• Focus on wellness. Firms can also help employee morale by promoting wellness perks like free webinars and programs about stress management, meditation and coping with uncertainty. Managers can also encourage workers to take their paid time off. Even if travel is a no-go, taking a day or two to simply relax at home can help employees recharge.
  • Pay top performers well. Of managers who said they’re worried about retention in the survey noted above, 39% cited salary reductions or freezes as the main reason for their concern. It may seem like there aren’t a lot of jobs out there, but there are opportunities for high performers. If you aren’t meeting or exceeding what other organizations are paying for similar work, your most valued employees may consider moving on.

Hiring in a new era

Currently, accounting and finance teams are focusing on accounts receivable and collections, accounts payable and disbursement management, cashflow projections and treasury management, financial reporting, and Sarbanes-Oxley and internal controls. As a result, employers are seeking professionals to support day-to-day accounting needs, compliance and reporting requirements, and demands related to lending programs.

CPAs, controllers, auditors, analysts, full-charge bookkeepers and staff and senior accountants are in demand. Because of the need to adapt to remote work and further uncertainty, firms are emphasizing soft skills when hiring accounting and finance professionals, such as the ability to work independently, a positive attitude, flexibility and strong collaboration skills.

Due to pandemic-related downsizing and layoffs, there are a lot of experienced accounting and finance professionals looking for work. And although that makes it easier to recruit strong candidates, it makes other aspects of the hiring process more challenging. The shift to remote hiring also requires a few changes in recruitment strategy:

  • Cast a wider geographic net. Now that most accounting and finance professionals are working remotely, you can consider candidates from other physical areas. In a Robert Half survey, 61% of senior managers said that they’ve advertised fully remote jobs since the pandemic hit, and 60% reported expanding their search geographically to access a wider candidate pool.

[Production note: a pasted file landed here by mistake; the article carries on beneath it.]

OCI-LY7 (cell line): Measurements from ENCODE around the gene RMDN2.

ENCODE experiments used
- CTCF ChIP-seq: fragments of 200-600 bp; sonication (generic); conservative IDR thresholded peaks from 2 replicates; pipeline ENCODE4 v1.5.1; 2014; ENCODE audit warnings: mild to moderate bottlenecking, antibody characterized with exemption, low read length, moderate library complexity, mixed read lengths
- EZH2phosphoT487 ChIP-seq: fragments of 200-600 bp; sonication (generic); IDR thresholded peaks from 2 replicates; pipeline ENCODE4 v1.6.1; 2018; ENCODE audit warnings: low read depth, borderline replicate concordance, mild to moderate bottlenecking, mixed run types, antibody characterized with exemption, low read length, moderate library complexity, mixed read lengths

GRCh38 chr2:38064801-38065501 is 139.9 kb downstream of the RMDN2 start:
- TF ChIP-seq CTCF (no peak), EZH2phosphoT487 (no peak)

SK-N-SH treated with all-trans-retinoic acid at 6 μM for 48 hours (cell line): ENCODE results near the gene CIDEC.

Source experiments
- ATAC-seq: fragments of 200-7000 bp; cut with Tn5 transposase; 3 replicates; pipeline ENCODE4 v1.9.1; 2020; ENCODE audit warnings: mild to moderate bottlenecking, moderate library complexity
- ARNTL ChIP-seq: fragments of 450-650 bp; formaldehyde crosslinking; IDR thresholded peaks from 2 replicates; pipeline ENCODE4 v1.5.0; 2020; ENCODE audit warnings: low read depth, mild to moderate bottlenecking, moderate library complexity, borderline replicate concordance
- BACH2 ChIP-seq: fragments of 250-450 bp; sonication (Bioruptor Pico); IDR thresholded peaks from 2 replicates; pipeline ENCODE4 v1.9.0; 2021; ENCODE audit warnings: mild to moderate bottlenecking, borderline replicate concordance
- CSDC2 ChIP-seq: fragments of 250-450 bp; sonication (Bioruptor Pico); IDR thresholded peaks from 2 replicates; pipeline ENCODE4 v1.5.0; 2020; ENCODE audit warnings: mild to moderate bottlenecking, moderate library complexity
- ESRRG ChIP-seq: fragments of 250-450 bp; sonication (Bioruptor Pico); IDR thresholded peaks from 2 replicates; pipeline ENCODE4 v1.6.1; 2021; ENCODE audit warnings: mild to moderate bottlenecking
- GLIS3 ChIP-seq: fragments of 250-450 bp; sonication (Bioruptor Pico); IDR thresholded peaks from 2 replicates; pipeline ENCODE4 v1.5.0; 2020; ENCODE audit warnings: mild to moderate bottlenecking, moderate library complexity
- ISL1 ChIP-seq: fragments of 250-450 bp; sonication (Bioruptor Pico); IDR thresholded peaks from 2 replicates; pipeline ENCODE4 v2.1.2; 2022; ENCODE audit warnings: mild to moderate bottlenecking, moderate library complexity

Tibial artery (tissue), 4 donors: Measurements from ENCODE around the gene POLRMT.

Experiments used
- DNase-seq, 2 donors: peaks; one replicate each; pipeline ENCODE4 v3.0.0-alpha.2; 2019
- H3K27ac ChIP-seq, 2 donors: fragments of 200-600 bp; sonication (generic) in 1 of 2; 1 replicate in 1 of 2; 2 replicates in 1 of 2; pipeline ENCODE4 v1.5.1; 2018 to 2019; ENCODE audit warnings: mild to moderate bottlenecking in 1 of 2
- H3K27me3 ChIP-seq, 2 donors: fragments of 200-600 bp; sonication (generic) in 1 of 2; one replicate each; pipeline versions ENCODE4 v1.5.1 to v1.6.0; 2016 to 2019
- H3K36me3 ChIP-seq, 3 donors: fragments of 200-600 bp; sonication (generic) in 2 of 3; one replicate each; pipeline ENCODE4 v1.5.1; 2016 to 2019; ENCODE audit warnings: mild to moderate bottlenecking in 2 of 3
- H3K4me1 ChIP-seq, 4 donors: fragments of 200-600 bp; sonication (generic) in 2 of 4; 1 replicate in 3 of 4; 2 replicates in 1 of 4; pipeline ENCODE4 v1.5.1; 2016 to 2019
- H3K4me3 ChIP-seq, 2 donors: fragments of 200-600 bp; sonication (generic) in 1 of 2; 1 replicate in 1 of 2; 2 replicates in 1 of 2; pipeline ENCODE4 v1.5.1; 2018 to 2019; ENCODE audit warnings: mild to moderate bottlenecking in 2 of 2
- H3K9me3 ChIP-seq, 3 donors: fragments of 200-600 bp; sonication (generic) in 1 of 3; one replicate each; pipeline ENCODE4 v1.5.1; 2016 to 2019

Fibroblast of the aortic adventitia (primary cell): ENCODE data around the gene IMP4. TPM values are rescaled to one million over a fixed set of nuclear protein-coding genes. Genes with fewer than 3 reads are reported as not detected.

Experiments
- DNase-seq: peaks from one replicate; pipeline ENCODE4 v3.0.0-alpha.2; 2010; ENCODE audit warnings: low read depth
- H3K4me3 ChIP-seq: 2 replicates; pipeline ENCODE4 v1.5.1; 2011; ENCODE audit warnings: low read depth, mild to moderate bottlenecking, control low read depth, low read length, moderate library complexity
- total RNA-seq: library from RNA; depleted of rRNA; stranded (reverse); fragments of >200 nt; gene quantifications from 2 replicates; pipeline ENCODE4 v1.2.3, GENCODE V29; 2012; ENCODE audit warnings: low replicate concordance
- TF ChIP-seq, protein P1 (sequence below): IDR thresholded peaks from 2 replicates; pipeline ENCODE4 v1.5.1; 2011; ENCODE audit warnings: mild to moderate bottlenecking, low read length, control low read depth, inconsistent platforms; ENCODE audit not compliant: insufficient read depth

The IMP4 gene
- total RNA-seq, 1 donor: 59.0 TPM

• Don’t forget about passive job seekers. Yes, there are a lot of active job seekers out there. Though some of the best candidates might still be employed — but open to a change if the right opportunity came up. A good recruiter can help you reach these professionals.
  • Consider promoting from within. Has someone on your team really stepped up during the pandemic? Think about promoting them. It’s good for morale and provides stability by placing someone with institutional knowledge in a leadership position.

There’s no question that the COVID-19 pandemic has redefined how we work and caused accounting and finance managers to rethink their recruitment, staffing and retention strategies. The changes may have been sudden, but many of them are ultimately leading to increased efficiency and productivity — and very well might be here to stay.


Paul McDonald is senior executive director at talent solutions and recruiting firm Robert Half. He writes and speaks frequently on hiring, workplace, leadership and career-management topics. Over the course of more than 35 years in the staffing industry, McDonald has advised thousands of company leaders and job seekers on how to hire and get hired.

See inside March 2021

Client Experience for Today – Portals or Something More?

Effective Document Exchange, gathering, management, and distribution with clients is a significant friction point for many firms. Possibly because of the COVID-19 pandemic, client collaboration, workflow, and document management systems (DMS) came to ...


5 Reasons to Conduct a Retreat in 2021

Many CPA firms conduct annual retreats to keep them on track. With the pandemic, more firms need to consider holding a retreat to help them prepare for their future. Taking into account what we’ve learned over the past year, here are five reasons to ...